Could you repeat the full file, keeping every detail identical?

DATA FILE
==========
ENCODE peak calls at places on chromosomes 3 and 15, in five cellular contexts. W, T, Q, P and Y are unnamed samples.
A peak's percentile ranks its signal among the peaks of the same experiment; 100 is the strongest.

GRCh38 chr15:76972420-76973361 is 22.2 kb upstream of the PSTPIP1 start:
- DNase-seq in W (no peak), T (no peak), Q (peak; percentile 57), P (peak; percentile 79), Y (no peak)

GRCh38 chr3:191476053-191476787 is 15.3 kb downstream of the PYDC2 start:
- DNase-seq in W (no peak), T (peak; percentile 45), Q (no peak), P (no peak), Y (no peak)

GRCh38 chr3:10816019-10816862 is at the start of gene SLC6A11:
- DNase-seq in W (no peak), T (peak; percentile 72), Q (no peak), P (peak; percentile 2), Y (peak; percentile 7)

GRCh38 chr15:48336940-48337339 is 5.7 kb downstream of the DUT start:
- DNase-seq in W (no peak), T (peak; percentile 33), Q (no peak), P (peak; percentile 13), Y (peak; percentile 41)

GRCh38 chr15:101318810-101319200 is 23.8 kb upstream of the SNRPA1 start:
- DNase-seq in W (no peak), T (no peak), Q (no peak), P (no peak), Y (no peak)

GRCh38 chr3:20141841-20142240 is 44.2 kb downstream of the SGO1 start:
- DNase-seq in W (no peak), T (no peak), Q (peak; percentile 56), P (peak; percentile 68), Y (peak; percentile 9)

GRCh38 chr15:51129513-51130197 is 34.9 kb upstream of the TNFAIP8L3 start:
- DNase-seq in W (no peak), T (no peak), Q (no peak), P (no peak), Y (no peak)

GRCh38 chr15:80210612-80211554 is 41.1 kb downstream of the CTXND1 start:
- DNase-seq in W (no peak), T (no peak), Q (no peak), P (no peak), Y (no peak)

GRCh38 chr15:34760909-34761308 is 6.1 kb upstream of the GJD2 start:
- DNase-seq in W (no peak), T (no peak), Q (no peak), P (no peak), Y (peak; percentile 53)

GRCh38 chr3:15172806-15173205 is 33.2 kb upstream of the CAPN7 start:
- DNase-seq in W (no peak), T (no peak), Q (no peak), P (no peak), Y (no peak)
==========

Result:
ENCODE peak calls at places on chromosomes 3 and 15, in five cellular contexts. W, T, Q, P and Y are unnamed samples.
A peak's percentile ranks its signal among the peaks of the same experiment; 100 is the strongest.

GRCh38 chr15:76972420-76973361 is 22.2 kb upstream of the PSTPIP1 start:
- DNase-seq in W (no peak), T (no peak), Q (peak; percentile 57), P (peak; percentile 79), Y (no peak)

GRCh38 chr3:191476053-191476787 is 15.3 kb downstream of the PYDC2 start:
- DNase-seq in W (no peak), T (peak; percentile 45), Q (no peak), P (no peak), Y (no peak)

GRCh38 chr3:10816019-10816862 is at the start of gene SLC6A11:
- DNase-seq in W (no peak), T (peak; percentile 72), Q (no peak), P (peak; percentile 2), Y (peak; percentile 7)

GRCh38 chr15:48336940-48337339 is 5.7 kb downstream of the DUT start:
- DNase-seq in W (no peak), T (peak; percentile 33), Q (no peak), P (peak; percentile 13), Y (peak; percentile 41)

GRCh38 chr15:101318810-101319200 is 23.8 kb upstream of the SNRPA1 start:
- DNase-seq in W (no peak), T (no peak), Q (no peak), P (no peak), Y (no peak)

GRCh38 chr3:20141841-20142240 is 44.2 kb downstream of the SGO1 start:
- DNase-seq in W (no peak), T (no peak), Q (peak; percentile 56), P (peak; percentile 68), Y (peak; percentile 9)

GRCh38 chr15:51129513-51130197 is 34.9 kb upstream of the TNFAIP8L3 start:
- DNase-seq in W (no peak), T (no peak), Q (no peak), P (no peak), Y (no peak)

GRCh38 chr15:80210612-80211554 is 41.1 kb downstream of the CTXND1 start:
- DNase-seq in W (no peak), T (no peak), Q (no peak), P (no peak), Y (no peak)

GRCh38 chr15:34760909-34761308 is 6.1 kb upstream of the GJD2 start:
- DNase-seq in W (no peak), T (no peak), Q (no peak), P (no peak), Y (peak; percentile 53)

GRCh38 chr3:15172806-15173205 is 33.2 kb upstream of the CAPN7 start:
- DNase-seq in W (no peak), T (no peak), Q (no peak), P (no peak), Y (no peak)